watto_cobra
  • Reply 14 of 26
    AppleExposedAppleExposed Posts: 635unconfirmed, member
    What a surprise!! Not.

    The only thing stopping 95% of android users is price.

    If iPhone XR was $200 bet your ass 50% of buyers would be android switchers.

    And then there's those droiderz who won't buy anything unless it's FREE-$50 bucks. 
  • Reply 15 of 26
    netrox said:
    Apple is doomed, as usual.
    I am currently reading Isaacson’s Steve Jobs biography. It’s a fascinating book, and an eye opening look at how many things almost didn’t happen that allowed Apple to survive the 90’s.
    radarthekat
  • Reply 16 of 26
    macxpressmacxpress Posts: 4,794member
    NY1822 said:
    Funny how the other apple focused website has the similar article but their headline is slanted in the opposite direction making the Xr seem like a failure...but with the exact same data


    Does anybody really buy these 3rd party figures? How do we know they’re even close to being accurate? They just survey random people? What’s the sample size and is it a good representation?
    The only numbers I believe are Apple's numbers....which we will no longer get. The others are just made up based on speculation. 
  • Reply 17 of 26
    flydogflydog Posts: 235member
    NY1822 said:
    Funny how the other apple focused website has the similar article but their headline is slanted in the opposite direction making the Xr seem like a failure...but with the exact same data


    Does anybody really buy these 3rd party figures? How do we know they’re even close to being accurate? They just survey random people? What’s the sample size and is it a good representation?
    The sample size of this survey is 165 people and it's USA-only.  Given the size of the smartphone market, it's hardly what I call meaningful.  The most accurate I've seen in terms of iPhone adoption trends is this one by Mixpanel

    https://mixpanel.com/trends/#report/iphone_Xs
    A small sample size does not make a survey invalid or inaccurate. What matters is whether the sample group is representative of the entire group. A professional survey firm such as this can provide data with a markin of error of just a few points using a small sample size.

    On the other hand, the data in link you posted would likely have a large margin of error, not because of the sample size, but because the sample group is made up of people who use certain apps and users of those apps aren’t necessarily representative of the general population. And also it says it’s based on 1.2 trillion records, which is absurd on its face.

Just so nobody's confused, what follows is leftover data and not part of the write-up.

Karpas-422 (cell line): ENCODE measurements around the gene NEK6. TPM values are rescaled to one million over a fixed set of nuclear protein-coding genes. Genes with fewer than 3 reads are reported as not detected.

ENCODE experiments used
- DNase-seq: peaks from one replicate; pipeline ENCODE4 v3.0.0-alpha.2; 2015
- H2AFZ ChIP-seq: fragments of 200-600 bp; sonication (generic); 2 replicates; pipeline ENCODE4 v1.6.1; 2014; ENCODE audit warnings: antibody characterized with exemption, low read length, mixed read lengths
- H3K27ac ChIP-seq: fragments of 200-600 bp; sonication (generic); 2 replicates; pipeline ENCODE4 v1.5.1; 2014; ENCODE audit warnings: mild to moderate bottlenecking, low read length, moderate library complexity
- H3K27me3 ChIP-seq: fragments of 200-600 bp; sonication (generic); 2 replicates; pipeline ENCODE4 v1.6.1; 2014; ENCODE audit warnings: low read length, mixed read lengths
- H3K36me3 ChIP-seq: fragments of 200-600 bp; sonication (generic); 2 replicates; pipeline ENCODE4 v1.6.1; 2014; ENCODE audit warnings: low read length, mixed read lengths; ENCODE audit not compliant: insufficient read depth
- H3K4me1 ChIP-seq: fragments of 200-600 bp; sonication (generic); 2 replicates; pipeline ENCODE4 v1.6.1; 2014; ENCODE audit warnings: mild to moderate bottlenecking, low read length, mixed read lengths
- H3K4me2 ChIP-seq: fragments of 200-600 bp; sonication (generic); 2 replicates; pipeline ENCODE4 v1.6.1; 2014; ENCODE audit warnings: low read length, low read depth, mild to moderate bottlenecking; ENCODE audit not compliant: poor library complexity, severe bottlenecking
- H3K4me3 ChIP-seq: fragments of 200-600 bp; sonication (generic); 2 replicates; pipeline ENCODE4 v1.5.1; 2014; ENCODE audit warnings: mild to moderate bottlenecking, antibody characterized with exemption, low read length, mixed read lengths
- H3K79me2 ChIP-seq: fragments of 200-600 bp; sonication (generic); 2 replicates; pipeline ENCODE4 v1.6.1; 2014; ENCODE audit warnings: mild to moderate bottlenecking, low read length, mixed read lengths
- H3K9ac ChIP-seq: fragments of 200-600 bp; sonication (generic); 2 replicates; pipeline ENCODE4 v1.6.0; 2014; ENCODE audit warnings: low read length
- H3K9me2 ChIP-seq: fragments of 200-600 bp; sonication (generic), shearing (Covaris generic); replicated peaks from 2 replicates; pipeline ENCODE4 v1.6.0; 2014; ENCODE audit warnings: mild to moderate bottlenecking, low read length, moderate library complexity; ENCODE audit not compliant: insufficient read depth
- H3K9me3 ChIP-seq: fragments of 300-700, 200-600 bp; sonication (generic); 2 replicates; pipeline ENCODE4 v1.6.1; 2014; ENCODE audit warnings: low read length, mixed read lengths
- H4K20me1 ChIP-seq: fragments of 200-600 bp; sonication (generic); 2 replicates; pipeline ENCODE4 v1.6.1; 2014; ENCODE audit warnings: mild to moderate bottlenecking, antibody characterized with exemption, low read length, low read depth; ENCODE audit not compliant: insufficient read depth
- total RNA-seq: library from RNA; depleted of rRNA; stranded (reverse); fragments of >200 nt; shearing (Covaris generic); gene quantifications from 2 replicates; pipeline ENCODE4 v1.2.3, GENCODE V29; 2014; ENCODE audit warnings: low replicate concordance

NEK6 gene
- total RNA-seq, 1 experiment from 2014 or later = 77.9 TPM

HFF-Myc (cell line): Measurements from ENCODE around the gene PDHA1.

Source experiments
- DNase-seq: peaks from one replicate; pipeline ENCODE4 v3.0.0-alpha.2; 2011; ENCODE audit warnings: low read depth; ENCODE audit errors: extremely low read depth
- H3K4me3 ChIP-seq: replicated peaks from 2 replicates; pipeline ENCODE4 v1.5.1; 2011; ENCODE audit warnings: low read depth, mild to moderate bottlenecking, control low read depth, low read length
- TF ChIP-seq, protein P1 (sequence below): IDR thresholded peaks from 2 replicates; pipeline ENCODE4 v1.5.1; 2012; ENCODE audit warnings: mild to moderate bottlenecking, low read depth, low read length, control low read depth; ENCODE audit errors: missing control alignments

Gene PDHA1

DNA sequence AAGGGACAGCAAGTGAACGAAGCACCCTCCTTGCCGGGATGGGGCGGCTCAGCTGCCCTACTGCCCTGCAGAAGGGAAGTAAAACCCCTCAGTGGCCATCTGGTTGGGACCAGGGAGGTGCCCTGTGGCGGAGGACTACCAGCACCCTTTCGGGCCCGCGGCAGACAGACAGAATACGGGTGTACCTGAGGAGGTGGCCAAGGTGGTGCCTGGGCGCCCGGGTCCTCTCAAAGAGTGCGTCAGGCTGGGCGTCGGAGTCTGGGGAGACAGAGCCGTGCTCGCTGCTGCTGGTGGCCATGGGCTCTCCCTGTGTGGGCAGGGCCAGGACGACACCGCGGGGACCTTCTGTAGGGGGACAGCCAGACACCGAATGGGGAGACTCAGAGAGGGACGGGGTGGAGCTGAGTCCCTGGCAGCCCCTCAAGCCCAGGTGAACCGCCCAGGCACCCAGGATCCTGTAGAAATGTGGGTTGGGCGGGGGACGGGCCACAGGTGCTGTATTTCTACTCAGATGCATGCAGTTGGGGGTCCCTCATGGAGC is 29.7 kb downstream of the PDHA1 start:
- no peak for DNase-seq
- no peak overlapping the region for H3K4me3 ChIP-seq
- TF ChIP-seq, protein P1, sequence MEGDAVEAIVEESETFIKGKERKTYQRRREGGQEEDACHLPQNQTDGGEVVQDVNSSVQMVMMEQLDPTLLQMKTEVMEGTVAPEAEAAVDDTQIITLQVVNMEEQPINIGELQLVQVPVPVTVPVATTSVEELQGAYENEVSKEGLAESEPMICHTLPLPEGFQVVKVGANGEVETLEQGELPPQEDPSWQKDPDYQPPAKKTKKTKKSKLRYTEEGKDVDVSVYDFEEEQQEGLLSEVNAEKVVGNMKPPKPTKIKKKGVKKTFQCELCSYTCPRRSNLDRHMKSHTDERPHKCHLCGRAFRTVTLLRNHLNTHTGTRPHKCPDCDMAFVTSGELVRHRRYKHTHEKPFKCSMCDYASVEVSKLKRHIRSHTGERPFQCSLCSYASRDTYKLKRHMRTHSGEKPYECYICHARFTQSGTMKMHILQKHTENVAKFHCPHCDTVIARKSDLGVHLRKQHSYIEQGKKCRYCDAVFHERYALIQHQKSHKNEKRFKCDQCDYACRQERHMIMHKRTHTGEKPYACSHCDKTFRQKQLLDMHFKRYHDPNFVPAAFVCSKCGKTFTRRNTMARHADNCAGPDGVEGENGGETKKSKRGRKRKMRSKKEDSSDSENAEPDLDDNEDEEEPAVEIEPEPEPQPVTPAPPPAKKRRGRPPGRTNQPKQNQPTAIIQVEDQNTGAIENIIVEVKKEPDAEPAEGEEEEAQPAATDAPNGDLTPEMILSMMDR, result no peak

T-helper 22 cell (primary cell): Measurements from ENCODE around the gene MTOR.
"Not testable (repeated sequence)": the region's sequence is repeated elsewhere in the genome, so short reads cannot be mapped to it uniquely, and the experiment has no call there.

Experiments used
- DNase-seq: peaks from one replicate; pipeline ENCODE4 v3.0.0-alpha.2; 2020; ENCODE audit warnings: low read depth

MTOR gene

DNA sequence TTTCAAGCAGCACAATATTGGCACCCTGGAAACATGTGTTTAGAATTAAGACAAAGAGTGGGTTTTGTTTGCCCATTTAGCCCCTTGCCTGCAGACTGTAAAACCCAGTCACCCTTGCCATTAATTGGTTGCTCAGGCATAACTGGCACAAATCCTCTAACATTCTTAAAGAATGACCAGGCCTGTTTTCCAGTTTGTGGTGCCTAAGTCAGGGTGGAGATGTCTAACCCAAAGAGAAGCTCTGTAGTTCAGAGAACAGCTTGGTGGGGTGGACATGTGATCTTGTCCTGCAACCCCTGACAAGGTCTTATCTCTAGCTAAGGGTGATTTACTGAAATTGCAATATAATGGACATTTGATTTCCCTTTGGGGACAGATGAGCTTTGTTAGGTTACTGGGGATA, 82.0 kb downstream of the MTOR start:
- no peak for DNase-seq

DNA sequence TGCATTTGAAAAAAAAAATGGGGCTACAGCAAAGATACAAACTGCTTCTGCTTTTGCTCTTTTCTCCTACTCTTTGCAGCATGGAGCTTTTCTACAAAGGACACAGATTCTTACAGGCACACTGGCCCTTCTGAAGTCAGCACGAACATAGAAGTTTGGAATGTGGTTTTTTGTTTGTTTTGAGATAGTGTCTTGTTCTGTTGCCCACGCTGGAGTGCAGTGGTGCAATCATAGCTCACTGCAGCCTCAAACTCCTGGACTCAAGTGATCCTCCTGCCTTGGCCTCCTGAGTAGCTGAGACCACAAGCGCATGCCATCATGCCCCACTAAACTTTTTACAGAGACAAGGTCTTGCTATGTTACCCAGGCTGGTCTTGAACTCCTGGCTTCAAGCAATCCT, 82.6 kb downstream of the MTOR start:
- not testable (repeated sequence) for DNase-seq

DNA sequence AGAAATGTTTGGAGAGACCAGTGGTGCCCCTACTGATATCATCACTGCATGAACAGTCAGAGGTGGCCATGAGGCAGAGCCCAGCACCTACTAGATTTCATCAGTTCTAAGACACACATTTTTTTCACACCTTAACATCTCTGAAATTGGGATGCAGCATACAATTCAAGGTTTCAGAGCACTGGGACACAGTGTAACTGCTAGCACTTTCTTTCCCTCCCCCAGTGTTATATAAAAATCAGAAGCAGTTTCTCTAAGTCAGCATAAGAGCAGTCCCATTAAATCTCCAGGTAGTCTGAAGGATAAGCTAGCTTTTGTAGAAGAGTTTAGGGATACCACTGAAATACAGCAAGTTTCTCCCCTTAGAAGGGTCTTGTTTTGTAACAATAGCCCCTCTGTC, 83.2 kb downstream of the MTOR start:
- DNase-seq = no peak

williamlondoncorrectionscornchip
  • Reply 18 of 26
    chasmchasm Posts: 1,283member
    It’s nearly the end of the quarter, and Apple has failed to issue an investor warning that it will miss its guidance.

    This suggests they won’t.

    Plus, while Apple has never broken out iPhone sales by model, Joz already said the iPhone XR was the top-selling phone. Conclusion: everything’s fine, and this will be another record quarter. This negative press is just further (typical) analyst wrongness with bonus anger that Apple isn’t going to give them more data than any other tech company does — like it used to.
    correctionsthtradarthekat
  • Reply 19 of 26
    Does anybody really buy these 3rd party figures? How do we know they’re even close to being accurate? They just survey random people? What’s the sample size and is it a good representation?
    If it were one analyst saying that one of Apple's hundreds of suppliers from last year reported that they were possibly growing slower than expected, you'd be gagging on it balls deep.

    The sample size of this survey is 165 people and it's USA-only.  Given the size of the smartphone market, it's hardly what I call meaningful.  The most accurate I've seen in terms of iPhone adoption trends is this one by Mixpanel

    https://mixpanel.com/trends/#report/iphone_Xs
    Mixpanel is the makeup of the installed base, not of new sales. So it's useful data looking at something entirely different.
  • Reply 20 of 26
    k2kwk2kw Posts: 1,699member
    chasm said:
    It’s nearly the end of the quarter, and Apple has failed to issue an investor warning that it will miss its guidance.

    This suggests they won’t.

    Plus, while Apple has never broken out iPhone sales by model, Joz already said the iPhone XR was the top-selling phone. Conclusion: everything’s fine, and this will be another record quarter. This negative press is just further (typical) analyst wrongness with bonus anger that Apple isn’t going to give them more data than any other tech company does — like it used to.
    I take away from this that Apple will at least beat "the wall street consensus" on OCT-DEC sales, it's hard to guess what the Average Selling Price will be the lower end Xr will be balanced at the high end by the XSMax. So ASP will be down a little bit but not drastically.    I think that the colors are what are bringing the switchers over not FaceID. 
Sign In or Register to comment.